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Discussion Starter #1
I haven't seen any detailed descriptions of Jag AWD beyond the brief explanations offered in the sales brochures. I put on the ICT ASI Suite/All Surface Information display showing the front/rear biasing in the "Power Distribution" graphic, and hit the gas (that is, hit the diesel) while turning sharply onto a dirt road.
Here is what I found:
1) the front drive went to maximum (is that 50/50? It looks like it in the graphic)
2) the bias stayed while driving straight on the dirt road (there was no obvious wheel slip to keep it locked at maximum)
3) the bias stayed while driving straight after transitioning to pavement
4) the front bias immediately went away when turning on the pavement
I guess this makes sense since the car can tell the most about wheel slip when turning, and can't tell if the traction has gotten better when going gently in a straight line so keeps it in that mode until it has evidence that the traction has changed.
Anyone have knowledge or experience on the AWD functionality and detailed behavior? Interested in knowing more...
 

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I have read that is how it works and very recently experienced it on a winding mountain road where I then transitioned to a fairly rugged dirt road at my brother's ranch.

I will tell you that the rear wheel bias with torque vectoring plus the AWD is insanely fun on very curvy roads and gives the driver a lot of confidence. I pushed it pretty hard and never had a real pucker moment. I love my F-Pace for the driving feel. I drove my friend's new BMW X5 and although a pleasant car to drive it is 50/50 AWD as standard and just lacked the drivers feel plus the fun factor you get from the F-Pace.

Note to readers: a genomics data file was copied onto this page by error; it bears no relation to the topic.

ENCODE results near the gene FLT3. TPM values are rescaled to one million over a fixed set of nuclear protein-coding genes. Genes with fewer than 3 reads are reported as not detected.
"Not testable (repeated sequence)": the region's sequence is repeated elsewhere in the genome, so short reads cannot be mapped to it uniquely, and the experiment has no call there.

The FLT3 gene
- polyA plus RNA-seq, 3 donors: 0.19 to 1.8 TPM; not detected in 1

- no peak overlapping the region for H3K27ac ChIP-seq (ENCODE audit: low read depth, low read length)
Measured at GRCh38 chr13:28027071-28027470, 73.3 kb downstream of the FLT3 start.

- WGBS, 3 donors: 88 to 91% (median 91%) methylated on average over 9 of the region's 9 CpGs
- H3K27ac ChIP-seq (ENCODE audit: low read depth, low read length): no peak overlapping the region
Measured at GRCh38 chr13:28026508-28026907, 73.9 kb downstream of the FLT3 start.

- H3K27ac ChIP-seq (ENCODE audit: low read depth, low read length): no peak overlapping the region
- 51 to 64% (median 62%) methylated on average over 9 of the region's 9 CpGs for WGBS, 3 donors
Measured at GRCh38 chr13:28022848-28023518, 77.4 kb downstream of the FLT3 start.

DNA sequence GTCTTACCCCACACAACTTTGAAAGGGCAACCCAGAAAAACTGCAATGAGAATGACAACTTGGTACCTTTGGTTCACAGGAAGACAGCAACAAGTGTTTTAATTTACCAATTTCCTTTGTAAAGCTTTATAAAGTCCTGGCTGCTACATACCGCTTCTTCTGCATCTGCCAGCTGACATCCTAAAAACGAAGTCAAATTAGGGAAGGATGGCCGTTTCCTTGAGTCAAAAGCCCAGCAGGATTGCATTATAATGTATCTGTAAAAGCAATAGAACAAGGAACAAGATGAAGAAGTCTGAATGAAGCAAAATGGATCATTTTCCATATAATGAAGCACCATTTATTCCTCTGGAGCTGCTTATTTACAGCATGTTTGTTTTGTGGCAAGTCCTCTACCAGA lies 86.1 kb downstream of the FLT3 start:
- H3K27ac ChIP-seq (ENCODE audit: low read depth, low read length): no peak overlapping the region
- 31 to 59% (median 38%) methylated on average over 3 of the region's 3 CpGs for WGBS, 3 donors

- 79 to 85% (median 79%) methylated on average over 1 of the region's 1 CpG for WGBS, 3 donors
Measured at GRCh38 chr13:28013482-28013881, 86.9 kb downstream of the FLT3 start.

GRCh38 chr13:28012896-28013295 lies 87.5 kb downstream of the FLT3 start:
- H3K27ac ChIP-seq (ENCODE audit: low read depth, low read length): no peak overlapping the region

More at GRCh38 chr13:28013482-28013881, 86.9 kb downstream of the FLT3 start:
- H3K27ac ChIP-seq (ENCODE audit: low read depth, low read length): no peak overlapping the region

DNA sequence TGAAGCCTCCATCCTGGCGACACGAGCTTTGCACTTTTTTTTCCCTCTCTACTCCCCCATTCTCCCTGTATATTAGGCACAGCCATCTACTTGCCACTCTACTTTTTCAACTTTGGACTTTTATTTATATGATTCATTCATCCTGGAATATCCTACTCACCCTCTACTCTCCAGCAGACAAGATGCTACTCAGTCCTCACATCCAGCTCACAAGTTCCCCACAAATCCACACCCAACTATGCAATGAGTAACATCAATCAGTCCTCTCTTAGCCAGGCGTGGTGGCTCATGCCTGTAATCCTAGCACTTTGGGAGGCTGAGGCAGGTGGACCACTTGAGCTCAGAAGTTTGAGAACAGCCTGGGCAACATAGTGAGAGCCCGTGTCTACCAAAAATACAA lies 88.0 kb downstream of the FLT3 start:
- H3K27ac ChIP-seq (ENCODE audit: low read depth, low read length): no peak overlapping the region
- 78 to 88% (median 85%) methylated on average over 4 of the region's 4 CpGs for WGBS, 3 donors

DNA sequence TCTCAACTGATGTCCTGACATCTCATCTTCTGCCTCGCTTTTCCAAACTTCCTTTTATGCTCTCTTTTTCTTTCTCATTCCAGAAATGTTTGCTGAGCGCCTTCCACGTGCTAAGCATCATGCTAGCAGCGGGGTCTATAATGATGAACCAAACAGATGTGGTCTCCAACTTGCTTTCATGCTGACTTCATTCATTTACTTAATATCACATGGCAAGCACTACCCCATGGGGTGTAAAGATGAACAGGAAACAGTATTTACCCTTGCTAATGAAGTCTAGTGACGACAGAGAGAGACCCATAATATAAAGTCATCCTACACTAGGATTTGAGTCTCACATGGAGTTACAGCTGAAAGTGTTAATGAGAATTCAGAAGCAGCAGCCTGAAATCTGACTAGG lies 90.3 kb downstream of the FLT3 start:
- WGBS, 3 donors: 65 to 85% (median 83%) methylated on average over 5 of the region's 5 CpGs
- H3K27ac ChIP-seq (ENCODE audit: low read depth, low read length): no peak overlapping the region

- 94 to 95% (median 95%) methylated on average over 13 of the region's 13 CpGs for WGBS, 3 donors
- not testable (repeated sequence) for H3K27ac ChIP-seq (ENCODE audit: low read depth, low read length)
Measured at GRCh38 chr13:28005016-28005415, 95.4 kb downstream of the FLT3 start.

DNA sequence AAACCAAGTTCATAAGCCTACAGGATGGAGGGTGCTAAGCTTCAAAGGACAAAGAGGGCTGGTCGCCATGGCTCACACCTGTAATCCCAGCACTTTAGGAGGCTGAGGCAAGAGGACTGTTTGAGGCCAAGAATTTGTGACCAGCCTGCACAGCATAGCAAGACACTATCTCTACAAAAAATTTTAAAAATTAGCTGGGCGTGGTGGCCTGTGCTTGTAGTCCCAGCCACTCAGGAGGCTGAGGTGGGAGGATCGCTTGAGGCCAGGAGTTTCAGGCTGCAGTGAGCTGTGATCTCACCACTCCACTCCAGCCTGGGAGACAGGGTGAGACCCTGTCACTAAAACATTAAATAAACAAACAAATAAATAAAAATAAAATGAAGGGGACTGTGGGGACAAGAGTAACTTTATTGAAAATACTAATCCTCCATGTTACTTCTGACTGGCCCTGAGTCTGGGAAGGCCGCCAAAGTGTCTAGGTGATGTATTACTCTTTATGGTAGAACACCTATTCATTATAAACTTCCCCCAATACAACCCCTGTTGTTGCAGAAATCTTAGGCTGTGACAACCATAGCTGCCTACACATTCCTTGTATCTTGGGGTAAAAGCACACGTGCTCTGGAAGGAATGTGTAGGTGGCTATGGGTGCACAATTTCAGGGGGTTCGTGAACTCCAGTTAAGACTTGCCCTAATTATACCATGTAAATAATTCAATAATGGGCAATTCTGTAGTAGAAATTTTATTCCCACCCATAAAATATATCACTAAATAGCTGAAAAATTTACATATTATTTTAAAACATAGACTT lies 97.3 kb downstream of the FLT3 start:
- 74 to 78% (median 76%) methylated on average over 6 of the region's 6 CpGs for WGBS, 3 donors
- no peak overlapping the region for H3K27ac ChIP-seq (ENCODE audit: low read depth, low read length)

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and just lacked the drivers feel plus the fun factor you get from the F-Pace.
That was everything I test drove compared to the F-Pace. (GLE, GLC, Q5, SQ5, V8 Jeep GC)

We picked up our F-Pace in mid-January but there was really no snow after that that I had to drive in so it stayed in the garage. We'll see how it does next winter. Based on the stories I've read here so far I don't think I have anything to worry about.
 

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From what my Jag Tech friend told me.(20+ years experience)..The F-pace and F-type AWD...Basically under normal dry conditions, Most of the drive bias is to the rears at 90%..then goes down from there depending on the rear slippage
 

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I haven't seen any detailed descriptions of Jag AWD beyond the brief explanations offered in the sales brochures. I put on the ICT ASI Suite/All Surface Information display showing the front/rear biasing in the "Power Distribution" graphic, and hit the gas (that is, hit the diesel) while turning sharply onto a dirt road.
Here is what I found:
1) the front drive went to maximum (is that 50/50? It looks like it in the graphic)
2) the bias stayed while driving straight on the dirt road (there was no obvious wheel slip to keep it locked at maximum)
3) the bias stayed while driving straight after transitioning to pavement
4) the front bias immediately went away when turning on the pavement